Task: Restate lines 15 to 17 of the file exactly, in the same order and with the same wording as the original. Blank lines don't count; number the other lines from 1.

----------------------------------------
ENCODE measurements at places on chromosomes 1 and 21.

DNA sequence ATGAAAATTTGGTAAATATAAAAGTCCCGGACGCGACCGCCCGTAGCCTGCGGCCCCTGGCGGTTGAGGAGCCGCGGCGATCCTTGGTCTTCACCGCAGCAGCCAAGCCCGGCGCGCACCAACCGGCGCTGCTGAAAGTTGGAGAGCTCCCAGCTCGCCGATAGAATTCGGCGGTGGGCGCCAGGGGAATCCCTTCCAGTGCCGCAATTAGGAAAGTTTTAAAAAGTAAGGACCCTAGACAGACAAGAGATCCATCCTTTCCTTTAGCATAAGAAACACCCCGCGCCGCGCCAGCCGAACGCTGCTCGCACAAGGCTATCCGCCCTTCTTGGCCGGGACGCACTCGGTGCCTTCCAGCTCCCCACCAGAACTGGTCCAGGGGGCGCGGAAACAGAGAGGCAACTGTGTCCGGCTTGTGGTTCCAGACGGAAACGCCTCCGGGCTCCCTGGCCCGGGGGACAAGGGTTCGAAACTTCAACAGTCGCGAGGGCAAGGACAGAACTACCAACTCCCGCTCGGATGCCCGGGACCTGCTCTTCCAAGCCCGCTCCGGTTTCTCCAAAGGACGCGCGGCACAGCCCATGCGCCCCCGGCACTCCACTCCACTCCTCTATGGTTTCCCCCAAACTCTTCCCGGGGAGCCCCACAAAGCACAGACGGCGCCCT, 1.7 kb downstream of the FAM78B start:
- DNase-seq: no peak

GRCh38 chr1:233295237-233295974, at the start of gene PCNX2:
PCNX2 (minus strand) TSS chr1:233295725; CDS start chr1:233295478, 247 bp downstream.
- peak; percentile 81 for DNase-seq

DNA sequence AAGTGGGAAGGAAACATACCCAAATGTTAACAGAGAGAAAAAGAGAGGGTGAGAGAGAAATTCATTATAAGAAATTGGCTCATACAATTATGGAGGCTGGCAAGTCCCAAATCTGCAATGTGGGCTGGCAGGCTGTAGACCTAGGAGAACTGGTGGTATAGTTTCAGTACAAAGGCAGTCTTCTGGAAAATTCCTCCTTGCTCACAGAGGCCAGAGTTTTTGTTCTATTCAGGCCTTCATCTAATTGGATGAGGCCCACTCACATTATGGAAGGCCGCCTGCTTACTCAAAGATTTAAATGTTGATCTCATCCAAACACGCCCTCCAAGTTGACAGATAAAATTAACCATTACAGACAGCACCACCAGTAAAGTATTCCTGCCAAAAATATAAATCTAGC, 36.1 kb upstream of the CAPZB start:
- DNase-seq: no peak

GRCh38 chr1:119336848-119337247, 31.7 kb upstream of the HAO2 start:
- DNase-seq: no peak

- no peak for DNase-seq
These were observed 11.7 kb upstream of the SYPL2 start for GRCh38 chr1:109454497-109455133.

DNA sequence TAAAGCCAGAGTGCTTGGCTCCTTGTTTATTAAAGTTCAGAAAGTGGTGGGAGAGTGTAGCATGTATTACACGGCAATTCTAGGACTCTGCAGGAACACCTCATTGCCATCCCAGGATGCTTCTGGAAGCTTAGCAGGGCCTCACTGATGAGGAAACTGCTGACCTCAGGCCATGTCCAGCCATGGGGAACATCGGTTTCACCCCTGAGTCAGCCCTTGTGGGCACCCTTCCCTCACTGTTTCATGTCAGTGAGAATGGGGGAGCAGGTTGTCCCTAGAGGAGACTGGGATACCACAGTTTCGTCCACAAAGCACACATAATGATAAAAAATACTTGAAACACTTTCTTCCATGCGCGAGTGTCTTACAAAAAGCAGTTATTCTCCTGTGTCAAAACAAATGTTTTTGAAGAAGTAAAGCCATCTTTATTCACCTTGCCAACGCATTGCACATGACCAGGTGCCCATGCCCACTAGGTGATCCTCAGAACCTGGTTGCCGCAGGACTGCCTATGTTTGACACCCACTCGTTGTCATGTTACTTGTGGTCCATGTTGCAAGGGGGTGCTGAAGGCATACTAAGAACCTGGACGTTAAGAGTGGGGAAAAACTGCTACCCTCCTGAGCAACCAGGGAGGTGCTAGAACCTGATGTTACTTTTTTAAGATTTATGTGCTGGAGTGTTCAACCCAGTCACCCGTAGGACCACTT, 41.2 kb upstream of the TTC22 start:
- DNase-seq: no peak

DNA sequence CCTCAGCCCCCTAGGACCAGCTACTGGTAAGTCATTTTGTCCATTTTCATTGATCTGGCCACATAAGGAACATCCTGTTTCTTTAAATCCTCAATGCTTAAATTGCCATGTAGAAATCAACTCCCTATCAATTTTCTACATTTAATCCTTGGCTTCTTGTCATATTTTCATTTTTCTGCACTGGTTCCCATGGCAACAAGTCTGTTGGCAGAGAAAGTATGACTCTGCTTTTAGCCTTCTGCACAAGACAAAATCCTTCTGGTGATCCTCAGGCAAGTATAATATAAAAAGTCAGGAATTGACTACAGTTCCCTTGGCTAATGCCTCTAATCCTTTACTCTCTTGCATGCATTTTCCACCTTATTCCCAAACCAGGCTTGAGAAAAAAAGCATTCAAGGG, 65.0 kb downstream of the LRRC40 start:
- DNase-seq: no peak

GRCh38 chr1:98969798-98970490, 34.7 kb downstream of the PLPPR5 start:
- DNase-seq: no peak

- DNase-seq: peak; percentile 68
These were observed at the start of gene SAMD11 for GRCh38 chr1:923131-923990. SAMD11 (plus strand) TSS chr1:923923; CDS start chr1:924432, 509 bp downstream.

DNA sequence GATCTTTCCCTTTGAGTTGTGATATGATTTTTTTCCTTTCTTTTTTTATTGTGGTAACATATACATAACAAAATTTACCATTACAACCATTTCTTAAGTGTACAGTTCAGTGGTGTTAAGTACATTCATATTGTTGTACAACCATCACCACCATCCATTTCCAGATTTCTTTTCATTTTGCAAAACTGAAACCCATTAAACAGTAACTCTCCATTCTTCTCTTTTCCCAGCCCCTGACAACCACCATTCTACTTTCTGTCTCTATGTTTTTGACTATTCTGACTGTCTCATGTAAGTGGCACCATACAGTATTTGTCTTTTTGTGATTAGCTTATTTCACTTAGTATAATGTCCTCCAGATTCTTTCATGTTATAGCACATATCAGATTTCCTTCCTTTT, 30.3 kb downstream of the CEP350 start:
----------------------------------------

DNA sequence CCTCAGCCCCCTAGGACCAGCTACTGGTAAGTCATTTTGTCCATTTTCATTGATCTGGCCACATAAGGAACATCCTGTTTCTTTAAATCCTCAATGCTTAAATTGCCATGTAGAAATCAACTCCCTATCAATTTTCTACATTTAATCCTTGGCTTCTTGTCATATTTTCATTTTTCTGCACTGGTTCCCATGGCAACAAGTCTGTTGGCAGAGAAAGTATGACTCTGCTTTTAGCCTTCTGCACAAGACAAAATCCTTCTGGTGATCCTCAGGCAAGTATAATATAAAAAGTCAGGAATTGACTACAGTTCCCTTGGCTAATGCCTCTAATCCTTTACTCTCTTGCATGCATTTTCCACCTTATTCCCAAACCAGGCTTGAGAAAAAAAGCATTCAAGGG, 65.0 kb downstream of the LRRC40 start:
- DNase-seq: no peak

GRCh38 chr1:98969798-98970490, 34.7 kb downstream of the PLPPR5 start: